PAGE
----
During the 1980s, the company moved into computers and telecoms, followed by microwaves, refrigerators and other appliances. Although the car division represented a significant proportion of the company's sales, distribution was limited to Asia, although as part of its partnership with GM, it manufactured the Pontiac LeMans model for the US. In 1990, Daewoo took its first steps into the European car market under its own brandname. It bought out GM's 50% stake in 1992 and by 1995, the company was selling 630,000 cars worldwide with the unusual system of selling direct through its own outlets, rather than through a dealer network. Low prices and an extended warranty helped the company establish itself quickly, especially in the UK, where it sold 1,000 cars a month in 1995.

In 1996, Daewoo ran into trouble at home when chairman Kim was given a two-year suspended sentence for bribing former Korean president Roh Tae-woo to award construction contracts. The company brushed off the consequences of the judgment, but it was a foretaste of worse problems to come. By the late 1990s the group operated across six divisions. Internationally, the best-known operation was Daewoo Motors. In 1997, the company also acquired a majority stake in collapsed Ssangyong Motors, a maker of luxury sedans, vans and mini-buses, followed by a 20% stake in British truck manufacturer LDV. The added expertise did much to repair Daewoo's reputation for patchy quality. After launching its cars into the US market in late 1998, the company overtook Hyundai to become (briefly) Korea's biggest auto company.

The knock-on effects of Asia's economic crisis of the late 1990s brought a sudden end to the comfortable existence of the Korean chaebol. The Korean economy was bailed out by the IMF on condition that the chaebol streamline their operations, closing loss-making divisions and reducing diversity. As a result the Korean government forced the five to agree to restructure, swapping subsidiaries with one another. But despite the agreements, the groups stalled interminably over actually putting their promises into practice. For example, Daewoo agreed in principle to swap its electronics division for the car division of rival Samsung. But the so-called "Big Deal" foundered when Daewoo refused to take on Samsung Motors' $3.6bn of debt. As a result, the car plant went into receivership (and was later acquired by Renault).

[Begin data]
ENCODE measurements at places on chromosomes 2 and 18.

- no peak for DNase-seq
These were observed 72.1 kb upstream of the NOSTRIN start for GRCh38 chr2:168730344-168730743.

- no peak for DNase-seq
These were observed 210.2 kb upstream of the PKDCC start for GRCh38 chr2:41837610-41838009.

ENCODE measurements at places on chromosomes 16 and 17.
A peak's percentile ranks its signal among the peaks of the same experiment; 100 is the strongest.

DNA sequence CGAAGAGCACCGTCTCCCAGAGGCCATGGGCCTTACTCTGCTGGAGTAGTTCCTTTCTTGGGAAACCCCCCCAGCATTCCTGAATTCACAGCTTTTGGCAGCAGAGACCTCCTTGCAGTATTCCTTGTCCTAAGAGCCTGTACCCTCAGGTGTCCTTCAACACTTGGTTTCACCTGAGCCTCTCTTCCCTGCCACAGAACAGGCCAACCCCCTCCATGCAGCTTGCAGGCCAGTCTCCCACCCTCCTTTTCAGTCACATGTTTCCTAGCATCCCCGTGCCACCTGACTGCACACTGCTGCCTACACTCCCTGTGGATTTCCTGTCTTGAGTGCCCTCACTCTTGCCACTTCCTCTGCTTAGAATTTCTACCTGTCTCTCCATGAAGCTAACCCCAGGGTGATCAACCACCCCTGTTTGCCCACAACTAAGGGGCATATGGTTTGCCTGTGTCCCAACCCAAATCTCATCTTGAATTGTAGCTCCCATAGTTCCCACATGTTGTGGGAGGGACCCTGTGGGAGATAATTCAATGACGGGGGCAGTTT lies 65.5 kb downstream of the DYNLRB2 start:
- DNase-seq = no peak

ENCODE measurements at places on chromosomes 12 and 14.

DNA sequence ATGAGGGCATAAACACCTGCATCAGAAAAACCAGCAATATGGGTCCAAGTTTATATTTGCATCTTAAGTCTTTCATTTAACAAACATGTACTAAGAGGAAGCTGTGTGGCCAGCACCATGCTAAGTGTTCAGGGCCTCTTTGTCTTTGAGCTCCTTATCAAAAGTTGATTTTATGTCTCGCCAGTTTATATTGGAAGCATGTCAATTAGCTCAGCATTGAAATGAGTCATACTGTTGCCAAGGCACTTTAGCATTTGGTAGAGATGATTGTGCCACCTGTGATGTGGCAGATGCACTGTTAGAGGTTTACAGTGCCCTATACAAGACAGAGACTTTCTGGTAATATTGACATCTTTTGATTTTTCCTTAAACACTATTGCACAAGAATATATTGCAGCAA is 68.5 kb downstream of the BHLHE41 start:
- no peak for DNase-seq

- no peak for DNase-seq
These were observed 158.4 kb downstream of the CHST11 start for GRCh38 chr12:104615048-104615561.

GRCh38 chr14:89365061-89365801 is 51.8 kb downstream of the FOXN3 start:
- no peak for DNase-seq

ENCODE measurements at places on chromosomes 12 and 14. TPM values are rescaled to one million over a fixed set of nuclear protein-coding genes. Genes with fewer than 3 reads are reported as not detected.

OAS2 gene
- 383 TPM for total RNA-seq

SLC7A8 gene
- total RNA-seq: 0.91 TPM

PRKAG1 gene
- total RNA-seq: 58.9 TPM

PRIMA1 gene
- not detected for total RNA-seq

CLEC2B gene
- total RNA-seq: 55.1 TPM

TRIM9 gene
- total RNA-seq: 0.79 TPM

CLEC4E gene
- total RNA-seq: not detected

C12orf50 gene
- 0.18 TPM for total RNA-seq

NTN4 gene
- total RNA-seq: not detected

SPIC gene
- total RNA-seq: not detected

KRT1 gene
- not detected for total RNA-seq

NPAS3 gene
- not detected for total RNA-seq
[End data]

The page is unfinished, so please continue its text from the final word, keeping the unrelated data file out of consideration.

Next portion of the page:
As a result of all this stalling, Daewoo's debt burden pushed it ever closer to bankruptcy. Mid-1999, with debts of $50bn, several loans falling due, and insufficient cash to pay them off, the group had to get an extension by offering $8.3bn of assets as collateral. With bankruptcy looming, Daewoo's biggest creditors, mostly state-owned banks, took control of the group's restructuring plan. Fearing that a collapse of the country's second-largest chaebol would lead to a meltdown in the country's economy, they agreed to carve Daewoo up. In late 1999, the first sales were tentatively negotiated. US investment group Walid Alomar & Associates agreed to acquire the operations of Daewoo Electronics, while Luxembourg-based General Mediterranean Holdings agreed to buy the Daewoo-owned Seoul Hilton hotel. The group's bankers also opened exclusive negotiations with former partner General Motors over some form of cooperation or takeover of the Daewoo Motors business. However before the end of the year the electronics and hotels deals had both collapsed after the discovery of apparent inconsistencies in the group's accounting practices.